FBI Director James Comey’s October Surprise: a Republican “coup d’etat”?

“Coup,” as in coup d’etat, is a funny word. It can denote a conspiracy or it can denote a relatively open usurpation of power, or a gradual part-open/part-covert one, as in the rise to power of Hitler.

Congressman Jerry Nadler took a lot of heat in the late 1990s by calling the Republican impeachment proceedings against Bill Clinton an attempted “coup.” But in fact there was a secretive conspiracy by a group of lawyers called the Federalist Society that started the ball rolling. And although the Republicans lacked sufficient domination of Congress to carry through on the legislative “coup,” the blow-back resulted in a judicial “coup” by the Republican-dominated Supreme Court in 2000 that handed the White House to George W. Bush.

This in turn resulted in the usurpation of power by Dick Cheney, which one might call a “coup based on an IQ deficit” (or a “coup based on naivete and inexperience” if one doesn’t think Bush was all that dumb). Such coups were common in the Middle Ages or the Renaissance when a hereditary monarch proved to be either lacking in smarts or excessively timid or mentally ill. (Well, aren’t the Republicans the party that keeps trying to take us back to the Middle Ages?)

Now we see what amounts to an attempted coup by way of the FBI, an agency riddled with far-right Republicans. We have FBI director Comey breaking with precedent and defying the Justice Department to announce, just 11 days before the Presidential election, that he has some files–supposedly from an unrelated (???) investigation of disgraced former Congressman Anthony Weiner–that contain copies of Hillary Clinton emails. Comey and the FBI have thus handed the Trump campaign a lifeline–and may have determined the course of the election.

At this point, we don’t know if the emails are duplicates of ones that were examined by the FBI in its now closed investigation of Clinton’s emails, or if any of them contain evidence implicating Clinton in ANYTHING of legal significance. Examining them certainly can’t be done in 11 days and probably will take months. The FBI has also, reportedly, been looking into activities of Donald Trump, but it has obeyed precedent and made no announcement about such an investigation that might influence the election–or otherwise put the FBI in the role of acting like a dirty-tricks secret police.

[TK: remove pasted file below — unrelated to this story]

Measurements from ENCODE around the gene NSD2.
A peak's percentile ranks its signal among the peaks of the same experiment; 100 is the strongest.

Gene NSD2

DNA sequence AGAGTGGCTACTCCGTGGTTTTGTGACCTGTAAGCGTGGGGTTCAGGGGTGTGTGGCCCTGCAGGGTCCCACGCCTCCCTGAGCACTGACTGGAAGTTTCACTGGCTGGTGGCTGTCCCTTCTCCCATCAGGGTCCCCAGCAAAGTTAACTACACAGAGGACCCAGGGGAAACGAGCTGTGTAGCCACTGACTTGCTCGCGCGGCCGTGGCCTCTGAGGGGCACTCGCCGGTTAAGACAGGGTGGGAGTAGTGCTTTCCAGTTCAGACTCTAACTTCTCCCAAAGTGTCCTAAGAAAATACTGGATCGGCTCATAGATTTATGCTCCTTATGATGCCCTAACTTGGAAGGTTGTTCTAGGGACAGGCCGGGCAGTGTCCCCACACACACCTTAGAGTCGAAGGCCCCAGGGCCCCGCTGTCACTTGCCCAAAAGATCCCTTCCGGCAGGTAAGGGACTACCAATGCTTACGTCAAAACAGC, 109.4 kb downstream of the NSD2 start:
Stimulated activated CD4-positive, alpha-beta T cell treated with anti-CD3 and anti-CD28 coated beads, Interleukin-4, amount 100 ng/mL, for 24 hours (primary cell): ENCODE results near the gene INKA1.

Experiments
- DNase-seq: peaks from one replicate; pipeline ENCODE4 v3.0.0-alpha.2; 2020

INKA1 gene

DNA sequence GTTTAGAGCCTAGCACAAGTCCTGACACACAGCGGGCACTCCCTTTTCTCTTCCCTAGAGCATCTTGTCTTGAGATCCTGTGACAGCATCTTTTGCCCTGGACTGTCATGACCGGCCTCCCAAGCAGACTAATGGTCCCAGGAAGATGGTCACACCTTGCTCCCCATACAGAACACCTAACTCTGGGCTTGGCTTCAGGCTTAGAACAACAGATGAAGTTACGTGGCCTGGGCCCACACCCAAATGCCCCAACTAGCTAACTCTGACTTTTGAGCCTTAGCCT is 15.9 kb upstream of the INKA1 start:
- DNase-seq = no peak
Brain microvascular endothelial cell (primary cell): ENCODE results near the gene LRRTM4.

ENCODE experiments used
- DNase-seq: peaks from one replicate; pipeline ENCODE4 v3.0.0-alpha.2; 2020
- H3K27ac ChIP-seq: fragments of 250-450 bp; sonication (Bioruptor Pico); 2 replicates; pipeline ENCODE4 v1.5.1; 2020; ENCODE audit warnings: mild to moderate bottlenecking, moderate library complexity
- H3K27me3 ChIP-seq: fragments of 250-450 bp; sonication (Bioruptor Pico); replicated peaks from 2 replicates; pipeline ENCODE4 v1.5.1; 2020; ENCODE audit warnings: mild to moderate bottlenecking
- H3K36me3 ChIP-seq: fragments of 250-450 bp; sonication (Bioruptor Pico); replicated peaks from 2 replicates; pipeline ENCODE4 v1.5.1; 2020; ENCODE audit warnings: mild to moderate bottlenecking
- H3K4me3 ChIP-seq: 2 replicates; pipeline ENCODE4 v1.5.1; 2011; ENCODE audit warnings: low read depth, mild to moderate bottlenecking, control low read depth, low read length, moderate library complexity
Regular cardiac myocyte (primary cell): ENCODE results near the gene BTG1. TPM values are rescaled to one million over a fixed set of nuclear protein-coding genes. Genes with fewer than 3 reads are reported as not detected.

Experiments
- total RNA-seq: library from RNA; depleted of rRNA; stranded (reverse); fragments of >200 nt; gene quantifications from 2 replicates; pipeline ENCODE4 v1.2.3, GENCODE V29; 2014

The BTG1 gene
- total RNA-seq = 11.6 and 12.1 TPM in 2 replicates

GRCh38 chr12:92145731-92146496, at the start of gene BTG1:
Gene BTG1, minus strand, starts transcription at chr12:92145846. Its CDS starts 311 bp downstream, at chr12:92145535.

Does Comey want to help Trump become president? Perhaps not. But Breitbart and other Alt-Right media, and more conventional conservative media as well, have been reporting for a long time that some FBI agents really, really want to bring Hillary Clinton down. Comey may have figured that if he didn’t announce about Anthony Weiner’s computers, others in the agency would leak the information and make matters worse for Comey himself.

So to cover his ass, Comey becomes a “coup” participant of sorts. Like Hindenburg. Even J. Edgar Hoover would not have done this.

George Bush, the GOP’s new rising star?

Daniel Politi authored an interesting story that was posted over at Slate this weekend.  The newest up-and-coming star of the Republican party appears to be George Bush.  No, this is not a case of one of the previous incarnations making a come back.  This is a brand new, possibly improved member of the trusty Bush clan.

George Prescott Bush, son of Jeb, grandson of George Herbert Walker, nephew of GW, has filed the necessary paperwork to run for land commissioner in Texas, no doubt a starting point for higher political aspirations.  Bush’s planned arrival on the political scene and, if previous family successes are any indicator, his potential for advancement could not have come at a more opportune time for the Republicans.  According to Politi, “George P. Bush is Hispanic, speaks fluent Spanish, has served in Afghanistan in the U.S. Navy, and has worked at recruiting young voters.”  For a GOP that dismally failed to capture both the Latino and youth votes this year, Bush represents the necessary new direction for a Republican party that needs to get younger and less white in order to stay competitive while national demographics continue to shift.

But how will Republican voters, and the rest of America, react to yet another George Bush angling for political power?  It is certainly not fair to judge George Prescott on the record of his one term grandfather or his uncle, who so embarrassed the GOP that he has been AWOL for the last two election cycles.  But in politics, image can often times be more important than substance.  Perhaps it would be advisable to drop the George and just go by Prescott.  Sure, that is a name for an old, rich, white guy, but that’s a stigma that every Republican has to overcome.

Author’s Note:

This piece was originally posted on my personal blog (shameless self-promotion complete), after which Rich D’Loss was kind enough to remind me that the name Prescott Bush was not without its stigma as well.  At least not to anyone with a sense of history.